Positive prospects for the asset class
This brings me on to the asset class. From an investment desk perspective, our Behavioural Finance team, and process, looks to reduce emotion in the decision making process by focusing on the fundamentals driving stocks. The investment team consistently evaluates itself to see if it can enhance the risk adjusted returns it delivers for clients. Many firms have research analysts but few have teams looking to research and re-evaluate the investment process. At this current time of unexpected outcomes, it is vital to reduce as far as possible any emotion in making investment decisions and this is exactly what this process is trying to achieve.
I cannot think of a better time for investors to really look at how emotional they are when they taking investment decisions. I have made some of the worst decisions in my life based on emotion and, I believe with the future uncertainty, focusing on fundamentals could not be more important.
An evolving opportunity set
I also find UK equities one of the most fascinating asset classes at the current time. The fundamentals driving this market are so varied. This is a market with significant exposure to a growing global economy and yet has a domestic economy going through an event which no country in the world has ever been through. Each step of the divorce process from the EU will result in positive or negative impacts for companies and this will keep evolving with every agreement made. What we have been shown though is that equity markets can flourish even when there is uncertainty. With the FTSE All-Share index delivering almost 25% returns since the day I joined the firm (Bloomberg as at 03 July 2017) —quite a result considering the forebodings of doom to the contrary.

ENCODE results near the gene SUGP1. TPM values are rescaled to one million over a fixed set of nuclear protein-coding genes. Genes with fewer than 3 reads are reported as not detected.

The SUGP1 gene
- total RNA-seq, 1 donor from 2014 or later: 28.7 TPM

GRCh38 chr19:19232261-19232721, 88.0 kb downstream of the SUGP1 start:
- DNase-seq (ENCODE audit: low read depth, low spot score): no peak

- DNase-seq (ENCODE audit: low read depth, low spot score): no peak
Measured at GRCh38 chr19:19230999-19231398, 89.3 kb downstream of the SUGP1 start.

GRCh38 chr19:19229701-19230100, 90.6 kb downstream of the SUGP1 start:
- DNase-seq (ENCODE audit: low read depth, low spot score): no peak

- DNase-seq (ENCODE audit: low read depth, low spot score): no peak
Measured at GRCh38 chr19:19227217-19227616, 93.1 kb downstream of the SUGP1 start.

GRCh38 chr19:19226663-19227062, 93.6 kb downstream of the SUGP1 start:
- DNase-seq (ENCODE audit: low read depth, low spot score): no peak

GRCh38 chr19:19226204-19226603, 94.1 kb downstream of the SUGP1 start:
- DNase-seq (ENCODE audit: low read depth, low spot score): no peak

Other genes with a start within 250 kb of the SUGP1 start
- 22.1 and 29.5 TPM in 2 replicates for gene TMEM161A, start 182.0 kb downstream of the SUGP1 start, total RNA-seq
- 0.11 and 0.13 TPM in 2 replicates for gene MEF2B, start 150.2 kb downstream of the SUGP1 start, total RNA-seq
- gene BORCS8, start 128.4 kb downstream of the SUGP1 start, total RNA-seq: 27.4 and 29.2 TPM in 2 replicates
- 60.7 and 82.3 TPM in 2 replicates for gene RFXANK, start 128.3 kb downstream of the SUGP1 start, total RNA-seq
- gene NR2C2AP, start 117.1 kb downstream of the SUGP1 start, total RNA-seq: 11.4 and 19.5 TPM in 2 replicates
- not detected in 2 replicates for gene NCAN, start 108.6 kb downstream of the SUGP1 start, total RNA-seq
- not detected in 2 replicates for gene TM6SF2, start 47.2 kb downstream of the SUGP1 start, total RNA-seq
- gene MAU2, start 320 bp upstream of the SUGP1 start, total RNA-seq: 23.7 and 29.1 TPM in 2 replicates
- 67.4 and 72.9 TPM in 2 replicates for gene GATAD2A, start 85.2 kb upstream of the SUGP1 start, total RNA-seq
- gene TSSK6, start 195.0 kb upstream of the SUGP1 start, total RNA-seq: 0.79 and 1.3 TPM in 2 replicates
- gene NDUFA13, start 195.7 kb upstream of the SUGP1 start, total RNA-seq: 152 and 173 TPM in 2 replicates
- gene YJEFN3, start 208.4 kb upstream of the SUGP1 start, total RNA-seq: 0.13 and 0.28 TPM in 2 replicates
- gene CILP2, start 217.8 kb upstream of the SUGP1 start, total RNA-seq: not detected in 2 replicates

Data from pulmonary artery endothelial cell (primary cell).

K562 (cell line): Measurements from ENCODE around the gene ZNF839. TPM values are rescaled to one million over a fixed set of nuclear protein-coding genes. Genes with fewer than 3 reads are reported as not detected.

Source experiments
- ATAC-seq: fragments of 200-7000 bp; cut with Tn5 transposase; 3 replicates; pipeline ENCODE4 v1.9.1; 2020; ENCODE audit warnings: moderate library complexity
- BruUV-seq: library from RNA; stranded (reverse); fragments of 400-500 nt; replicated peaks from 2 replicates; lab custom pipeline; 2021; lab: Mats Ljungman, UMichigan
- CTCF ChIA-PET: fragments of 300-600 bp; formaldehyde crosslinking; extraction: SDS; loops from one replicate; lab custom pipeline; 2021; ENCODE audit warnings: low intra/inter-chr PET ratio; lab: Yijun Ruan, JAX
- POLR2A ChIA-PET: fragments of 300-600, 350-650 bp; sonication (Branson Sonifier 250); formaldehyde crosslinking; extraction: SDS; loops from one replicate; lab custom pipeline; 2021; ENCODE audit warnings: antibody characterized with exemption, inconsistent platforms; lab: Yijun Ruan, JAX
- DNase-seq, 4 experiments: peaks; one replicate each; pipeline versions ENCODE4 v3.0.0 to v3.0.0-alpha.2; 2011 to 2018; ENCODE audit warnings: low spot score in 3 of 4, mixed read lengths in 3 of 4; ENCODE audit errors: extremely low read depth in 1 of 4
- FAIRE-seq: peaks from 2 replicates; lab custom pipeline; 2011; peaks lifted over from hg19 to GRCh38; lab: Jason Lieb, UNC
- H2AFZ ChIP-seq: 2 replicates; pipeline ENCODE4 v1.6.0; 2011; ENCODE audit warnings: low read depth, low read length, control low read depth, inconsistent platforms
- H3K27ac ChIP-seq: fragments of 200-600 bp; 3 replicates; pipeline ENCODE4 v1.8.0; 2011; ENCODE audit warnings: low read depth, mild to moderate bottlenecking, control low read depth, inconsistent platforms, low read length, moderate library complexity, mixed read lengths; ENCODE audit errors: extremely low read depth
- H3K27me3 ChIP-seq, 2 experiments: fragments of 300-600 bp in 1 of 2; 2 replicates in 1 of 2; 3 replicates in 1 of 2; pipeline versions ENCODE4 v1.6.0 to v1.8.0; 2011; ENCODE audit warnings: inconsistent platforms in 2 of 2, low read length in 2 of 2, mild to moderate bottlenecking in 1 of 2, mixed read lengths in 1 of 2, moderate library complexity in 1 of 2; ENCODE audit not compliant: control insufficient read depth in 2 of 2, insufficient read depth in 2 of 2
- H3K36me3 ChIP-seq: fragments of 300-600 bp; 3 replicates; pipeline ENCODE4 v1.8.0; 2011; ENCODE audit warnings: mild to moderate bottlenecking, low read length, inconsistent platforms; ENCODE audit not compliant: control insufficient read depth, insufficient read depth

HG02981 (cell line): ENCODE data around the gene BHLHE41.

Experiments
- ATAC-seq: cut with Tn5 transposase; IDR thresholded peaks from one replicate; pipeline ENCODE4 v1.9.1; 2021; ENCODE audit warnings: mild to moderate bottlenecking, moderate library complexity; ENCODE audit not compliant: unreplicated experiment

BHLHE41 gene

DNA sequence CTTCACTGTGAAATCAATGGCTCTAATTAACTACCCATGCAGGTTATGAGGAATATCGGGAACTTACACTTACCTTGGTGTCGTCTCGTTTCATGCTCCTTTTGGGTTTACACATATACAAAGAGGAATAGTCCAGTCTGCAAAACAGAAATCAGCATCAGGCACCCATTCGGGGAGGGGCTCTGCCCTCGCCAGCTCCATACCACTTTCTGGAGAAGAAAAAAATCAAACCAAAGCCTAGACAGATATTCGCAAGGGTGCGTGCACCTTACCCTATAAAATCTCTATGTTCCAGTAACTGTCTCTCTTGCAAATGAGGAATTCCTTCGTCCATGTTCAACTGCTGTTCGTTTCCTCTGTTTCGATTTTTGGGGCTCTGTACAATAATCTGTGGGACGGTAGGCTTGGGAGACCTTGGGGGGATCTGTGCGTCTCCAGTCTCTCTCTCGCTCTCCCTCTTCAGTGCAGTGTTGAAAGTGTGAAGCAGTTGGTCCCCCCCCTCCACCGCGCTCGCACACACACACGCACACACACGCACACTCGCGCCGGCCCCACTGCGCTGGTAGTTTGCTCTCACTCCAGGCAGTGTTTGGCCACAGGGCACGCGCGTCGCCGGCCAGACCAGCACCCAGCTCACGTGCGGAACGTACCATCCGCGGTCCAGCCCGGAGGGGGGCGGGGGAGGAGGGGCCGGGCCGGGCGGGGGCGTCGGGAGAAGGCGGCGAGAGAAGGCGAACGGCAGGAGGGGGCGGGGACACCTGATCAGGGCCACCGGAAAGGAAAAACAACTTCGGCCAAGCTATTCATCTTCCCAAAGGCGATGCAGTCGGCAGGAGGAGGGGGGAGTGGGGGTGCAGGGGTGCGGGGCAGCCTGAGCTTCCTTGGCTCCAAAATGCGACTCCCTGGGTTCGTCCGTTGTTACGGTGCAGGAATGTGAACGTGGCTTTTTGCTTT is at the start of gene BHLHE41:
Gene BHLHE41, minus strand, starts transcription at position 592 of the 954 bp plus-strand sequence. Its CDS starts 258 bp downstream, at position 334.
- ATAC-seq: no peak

I have told my two young children that the event they are living through is historic but at 7 and 8 years old I don’t think they really appreciate the significance! However, when I am a grumpy old man sitting in a pub, I have no doubt that I will be recounting stories, to anyone who will listen, of how I joined the UK and European Equity desk of J.P. Morgan Asset Management when the UK voted to leave the EU. By that time, and hopefully several years before I reach that stage, I truly believe that Brexit will be a blip on the history of the UK, but the path over the next few years will not be an easy one.
Believing in the best of British
We, as a country, have a history of really fighting through when we are backed into a corner. There will be difficult times ahead mainly driven by the rhetoric of politicians and the scaremongering of the press. From an investor’s point of view, selectivity and agility will be key. Focusing on the fundamentals and trying not to make emotionally driven decisions will give investors the best chance of riding this wave.
Harold Macmillan once said: “Britain has been great, is great and will stay great provided we … get on with the job”. I believe that we, as a country, will get on with the job and we will stay great.